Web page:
Numismatists: Be Aware of Your Surroundings

12 Mar

Unfortunately there are thieves in this world.  On March 11, 2012, a Pennsylvania coin dealer had $150k in numismatic value stolen from inside of his car in, apparently, a matter of seconds.  A link to the story here:  Stealing coins is not a new thing, however.  In 2007, in conjunction with the summer FUN show a coin dealer was held up outside of the Peabody hotel near the convention center.  Dealers and collectors need to be aware of their surroundings at all times.

There are some measures that a dealer or collector can take in order to minimize risk of loss of property.  If you have a permit to carry a firearm, you might want to consider having it on your person every single time that you have inventory or other things of value with you; the element of surprise can be somewhat of a deterrent to a person or persons with bad intentions such as stealing.  A person should always be watchful of anyone that may be following them into, around or out of a convention center, coin store or other venues.

Try to never travel alone if you can help it; the more people the better.  Always look to see if a car is following you on the way home from a show.  Always take your coins inside with you in their unmarked wheeled or carrying cases.  Mail the high value items back home or hire private security to transport some of your things if necessary.  None of these procedures are full proof implementation processes, not even private security, but they can minimize risk.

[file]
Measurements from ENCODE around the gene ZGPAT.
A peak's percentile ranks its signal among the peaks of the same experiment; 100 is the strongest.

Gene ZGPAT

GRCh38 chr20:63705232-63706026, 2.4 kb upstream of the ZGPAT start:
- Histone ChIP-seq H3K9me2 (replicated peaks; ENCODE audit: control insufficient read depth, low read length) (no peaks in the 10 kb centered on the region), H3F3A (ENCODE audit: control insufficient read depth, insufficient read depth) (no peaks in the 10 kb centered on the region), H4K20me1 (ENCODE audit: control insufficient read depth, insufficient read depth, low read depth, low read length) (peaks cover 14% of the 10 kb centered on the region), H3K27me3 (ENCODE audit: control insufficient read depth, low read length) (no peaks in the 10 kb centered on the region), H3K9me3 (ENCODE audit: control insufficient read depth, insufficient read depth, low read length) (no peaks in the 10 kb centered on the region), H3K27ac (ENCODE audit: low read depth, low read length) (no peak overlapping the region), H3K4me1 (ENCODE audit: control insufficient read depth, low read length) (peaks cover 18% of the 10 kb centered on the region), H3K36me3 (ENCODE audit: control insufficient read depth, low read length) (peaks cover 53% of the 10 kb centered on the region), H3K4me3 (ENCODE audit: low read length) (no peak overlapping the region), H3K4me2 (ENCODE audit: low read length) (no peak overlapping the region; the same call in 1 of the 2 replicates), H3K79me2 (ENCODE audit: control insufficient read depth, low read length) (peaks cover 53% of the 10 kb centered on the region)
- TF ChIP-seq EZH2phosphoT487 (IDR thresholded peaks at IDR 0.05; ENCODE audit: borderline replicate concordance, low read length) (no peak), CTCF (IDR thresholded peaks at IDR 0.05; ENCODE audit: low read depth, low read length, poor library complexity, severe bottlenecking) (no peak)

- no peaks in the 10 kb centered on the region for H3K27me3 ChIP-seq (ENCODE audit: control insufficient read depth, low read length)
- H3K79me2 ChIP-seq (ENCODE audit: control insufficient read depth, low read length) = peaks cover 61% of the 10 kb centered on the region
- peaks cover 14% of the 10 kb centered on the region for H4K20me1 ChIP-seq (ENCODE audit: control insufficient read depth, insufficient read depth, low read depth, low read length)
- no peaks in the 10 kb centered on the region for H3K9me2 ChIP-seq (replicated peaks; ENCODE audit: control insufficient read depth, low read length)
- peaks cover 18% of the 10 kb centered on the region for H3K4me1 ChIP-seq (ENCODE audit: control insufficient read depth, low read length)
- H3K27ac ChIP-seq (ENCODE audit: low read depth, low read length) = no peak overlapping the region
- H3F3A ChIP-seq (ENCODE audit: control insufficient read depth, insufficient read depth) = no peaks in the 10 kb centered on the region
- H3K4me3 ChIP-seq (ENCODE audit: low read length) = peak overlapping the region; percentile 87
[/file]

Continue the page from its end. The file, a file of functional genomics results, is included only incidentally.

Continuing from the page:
Stories of burglaries, robberies and even homicides revolving around the industries of coins, bullion, diamonds, pawn and other related businesses have been transpiring since the beginning of all of the aforementioned professions.  Pony express stagecoaches were robbed constantly during the old west for crying out loud.  THIS IS NOT NEW!  Often times, situations are made too easy for thieves.  Leaving your things in your car while you go inside for dinner is one way of making things easy for a thief.  It is possible that had the $150k in coins been inside the restaurant with the dealer during his stopover for a meal, the coins may still be in the dealer’s possession today.  It is also possible the dealer would have just been robbed in the parking lot, heartwarming, I know.

The fact of the matter is that being a numismatic enthusiast can be a super fun pastime, but when thefts like this occur, it puts a bad taste in my mouth for so many things.  It makes people angry and sometimes helpless at the same time.  It is your job to always be familiar with your surroundings as well as others every moves and behaviors when you are managing value.  These occurrences are not new, they seem more prevalent than ever and they will happen in the future.  Do what you can to minimize the risk involved.

Please comment on this post however you feel moved to do so.  I would love to hear from you.


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